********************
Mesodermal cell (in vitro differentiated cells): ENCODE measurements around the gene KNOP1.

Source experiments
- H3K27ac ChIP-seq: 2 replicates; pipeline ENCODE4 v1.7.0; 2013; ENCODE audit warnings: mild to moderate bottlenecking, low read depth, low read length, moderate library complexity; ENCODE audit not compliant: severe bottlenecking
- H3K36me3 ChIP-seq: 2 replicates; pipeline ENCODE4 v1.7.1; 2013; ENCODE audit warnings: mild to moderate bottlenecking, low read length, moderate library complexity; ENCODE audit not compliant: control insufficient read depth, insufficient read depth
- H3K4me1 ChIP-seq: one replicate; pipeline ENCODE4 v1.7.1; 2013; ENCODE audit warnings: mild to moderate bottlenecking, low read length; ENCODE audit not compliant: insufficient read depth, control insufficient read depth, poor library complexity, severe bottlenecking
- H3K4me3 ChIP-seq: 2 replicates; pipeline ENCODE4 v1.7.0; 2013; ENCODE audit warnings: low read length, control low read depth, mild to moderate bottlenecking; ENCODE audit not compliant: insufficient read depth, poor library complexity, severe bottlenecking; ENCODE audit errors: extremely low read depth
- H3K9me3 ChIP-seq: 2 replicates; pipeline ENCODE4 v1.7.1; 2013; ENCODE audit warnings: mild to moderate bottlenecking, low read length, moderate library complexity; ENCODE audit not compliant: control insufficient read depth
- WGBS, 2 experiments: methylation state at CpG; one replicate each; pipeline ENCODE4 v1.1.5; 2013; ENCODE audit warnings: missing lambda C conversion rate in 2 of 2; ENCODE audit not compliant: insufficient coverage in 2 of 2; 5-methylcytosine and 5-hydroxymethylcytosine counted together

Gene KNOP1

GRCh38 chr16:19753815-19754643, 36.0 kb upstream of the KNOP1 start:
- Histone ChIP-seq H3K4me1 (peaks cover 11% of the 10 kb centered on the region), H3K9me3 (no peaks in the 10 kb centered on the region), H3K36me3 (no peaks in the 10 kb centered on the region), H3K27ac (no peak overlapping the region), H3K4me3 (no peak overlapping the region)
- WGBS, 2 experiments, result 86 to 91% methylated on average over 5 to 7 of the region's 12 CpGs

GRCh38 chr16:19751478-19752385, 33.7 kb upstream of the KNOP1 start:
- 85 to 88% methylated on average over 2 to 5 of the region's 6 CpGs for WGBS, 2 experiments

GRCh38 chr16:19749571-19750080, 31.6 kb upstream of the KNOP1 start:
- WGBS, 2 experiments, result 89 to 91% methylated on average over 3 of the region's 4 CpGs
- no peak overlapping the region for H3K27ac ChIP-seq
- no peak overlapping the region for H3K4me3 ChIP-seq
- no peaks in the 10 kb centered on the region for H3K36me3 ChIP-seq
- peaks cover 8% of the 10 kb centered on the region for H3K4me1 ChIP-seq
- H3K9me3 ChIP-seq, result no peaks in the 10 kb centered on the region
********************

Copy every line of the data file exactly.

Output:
Mesodermal cell (in vitro differentiated cells): ENCODE measurements around the gene KNOP1.

Source experiments
- H3K27ac ChIP-seq: 2 replicates; pipeline ENCODE4 v1.7.0; 2013; ENCODE audit warnings: mild to moderate bottlenecking, low read depth, low read length, moderate library complexity; ENCODE audit not compliant: severe bottlenecking
- H3K36me3 ChIP-seq: 2 replicates; pipeline ENCODE4 v1.7.1; 2013; ENCODE audit warnings: mild to moderate bottlenecking, low read length, moderate library complexity; ENCODE audit not compliant: control insufficient read depth, insufficient read depth
- H3K4me1 ChIP-seq: one replicate; pipeline ENCODE4 v1.7.1; 2013; ENCODE audit warnings: mild to moderate bottlenecking, low read length; ENCODE audit not compliant: insufficient read depth, control insufficient read depth, poor library complexity, severe bottlenecking
- H3K4me3 ChIP-seq: 2 replicates; pipeline ENCODE4 v1.7.0; 2013; ENCODE audit warnings: low read length, control low read depth, mild to moderate bottlenecking; ENCODE audit not compliant: insufficient read depth, poor library complexity, severe bottlenecking; ENCODE audit errors: extremely low read depth
- H3K9me3 ChIP-seq: 2 replicates; pipeline ENCODE4 v1.7.1; 2013; ENCODE audit warnings: mild to moderate bottlenecking, low read length, moderate library complexity; ENCODE audit not compliant: control insufficient read depth
- WGBS, 2 experiments: methylation state at CpG; one replicate each; pipeline ENCODE4 v1.1.5; 2013; ENCODE audit warnings: missing lambda C conversion rate in 2 of 2; ENCODE audit not compliant: insufficient coverage in 2 of 2; 5-methylcytosine and 5-hydroxymethylcytosine counted together

Gene KNOP1

GRCh38 chr16:19753815-19754643, 36.0 kb upstream of the KNOP1 start:
- Histone ChIP-seq H3K4me1 (peaks cover 11% of the 10 kb centered on the region), H3K9me3 (no peaks in the 10 kb centered on the region), H3K36me3 (no peaks in the 10 kb centered on the region), H3K27ac (no peak overlapping the region), H3K4me3 (no peak overlapping the region)
- WGBS, 2 experiments, result 86 to 91% methylated on average over 5 to 7 of the region's 12 CpGs

GRCh38 chr16:19751478-19752385, 33.7 kb upstream of the KNOP1 start:
- 85 to 88% methylated on average over 2 to 5 of the region's 6 CpGs for WGBS, 2 experiments

GRCh38 chr16:19749571-19750080, 31.6 kb upstream of the KNOP1 start:
- WGBS, 2 experiments, result 89 to 91% methylated on average over 3 of the region's 4 CpGs
- no peak overlapping the region for H3K27ac ChIP-seq
- no peak overlapping the region for H3K4me3 ChIP-seq
- no peaks in the 10 kb centered on the region for H3K36me3 ChIP-seq
- peaks cover 8% of the 10 kb centered on the region for H3K4me1 ChIP-seq
- H3K9me3 ChIP-seq, result no peaks in the 10 kb centered on the region